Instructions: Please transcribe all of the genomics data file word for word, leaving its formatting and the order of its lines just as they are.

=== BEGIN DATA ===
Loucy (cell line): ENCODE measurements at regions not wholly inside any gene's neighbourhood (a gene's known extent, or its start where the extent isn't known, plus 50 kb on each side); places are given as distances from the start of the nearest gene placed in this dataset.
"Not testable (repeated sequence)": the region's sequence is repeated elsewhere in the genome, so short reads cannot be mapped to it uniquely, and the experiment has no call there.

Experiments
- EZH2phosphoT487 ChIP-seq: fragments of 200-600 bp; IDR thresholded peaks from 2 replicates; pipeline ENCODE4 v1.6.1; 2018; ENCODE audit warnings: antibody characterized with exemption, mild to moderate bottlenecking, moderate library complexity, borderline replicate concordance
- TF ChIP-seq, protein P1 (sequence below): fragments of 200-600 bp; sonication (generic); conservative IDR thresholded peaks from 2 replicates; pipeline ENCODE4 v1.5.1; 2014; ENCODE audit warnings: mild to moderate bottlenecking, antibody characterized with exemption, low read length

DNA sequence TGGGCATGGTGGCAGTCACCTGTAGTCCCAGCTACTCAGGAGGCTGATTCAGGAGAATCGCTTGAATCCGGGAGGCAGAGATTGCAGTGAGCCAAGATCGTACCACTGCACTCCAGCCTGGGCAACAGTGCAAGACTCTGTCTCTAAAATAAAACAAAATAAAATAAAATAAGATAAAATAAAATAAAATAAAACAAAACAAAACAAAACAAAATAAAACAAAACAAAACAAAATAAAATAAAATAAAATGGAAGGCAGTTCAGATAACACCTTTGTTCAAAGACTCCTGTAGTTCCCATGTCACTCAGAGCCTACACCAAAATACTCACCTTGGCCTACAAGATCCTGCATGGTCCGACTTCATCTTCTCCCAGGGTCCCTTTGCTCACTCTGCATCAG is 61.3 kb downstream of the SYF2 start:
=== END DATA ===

Loucy (cell line): ENCODE measurements at regions not wholly inside any gene's neighbourhood (a gene's known extent, or its start where the extent isn't known, plus 50 kb on each side); places are given as distances from the start of the nearest gene placed in this dataset.
"Not testable (repeated sequence)": the region's sequence is repeated elsewhere in the genome, so short reads cannot be mapped to it uniquely, and the experiment has no call there.

Experiments
- EZH2phosphoT487 ChIP-seq: fragments of 200-600 bp; IDR thresholded peaks from 2 replicates; pipeline ENCODE4 v1.6.1; 2018; ENCODE audit warnings: antibody characterized with exemption, mild to moderate bottlenecking, moderate library complexity, borderline replicate concordance
- TF ChIP-seq, protein P1 (sequence below): fragments of 200-600 bp; sonication (generic); conservative IDR thresholded peaks from 2 replicates; pipeline ENCODE4 v1.5.1; 2014; ENCODE audit warnings: mild to moderate bottlenecking, antibody characterized with exemption, low read length

DNA sequence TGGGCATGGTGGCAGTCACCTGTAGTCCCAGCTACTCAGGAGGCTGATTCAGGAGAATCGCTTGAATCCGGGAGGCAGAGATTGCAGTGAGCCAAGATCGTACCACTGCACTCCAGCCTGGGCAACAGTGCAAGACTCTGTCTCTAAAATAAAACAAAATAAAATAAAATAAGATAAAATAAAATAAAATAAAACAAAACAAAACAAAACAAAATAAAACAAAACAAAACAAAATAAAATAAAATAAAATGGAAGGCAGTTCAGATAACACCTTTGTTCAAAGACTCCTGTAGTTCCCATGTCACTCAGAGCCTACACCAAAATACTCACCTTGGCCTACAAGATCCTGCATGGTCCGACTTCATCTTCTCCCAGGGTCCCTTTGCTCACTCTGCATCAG is 61.3 kb downstream of the SYF2 start: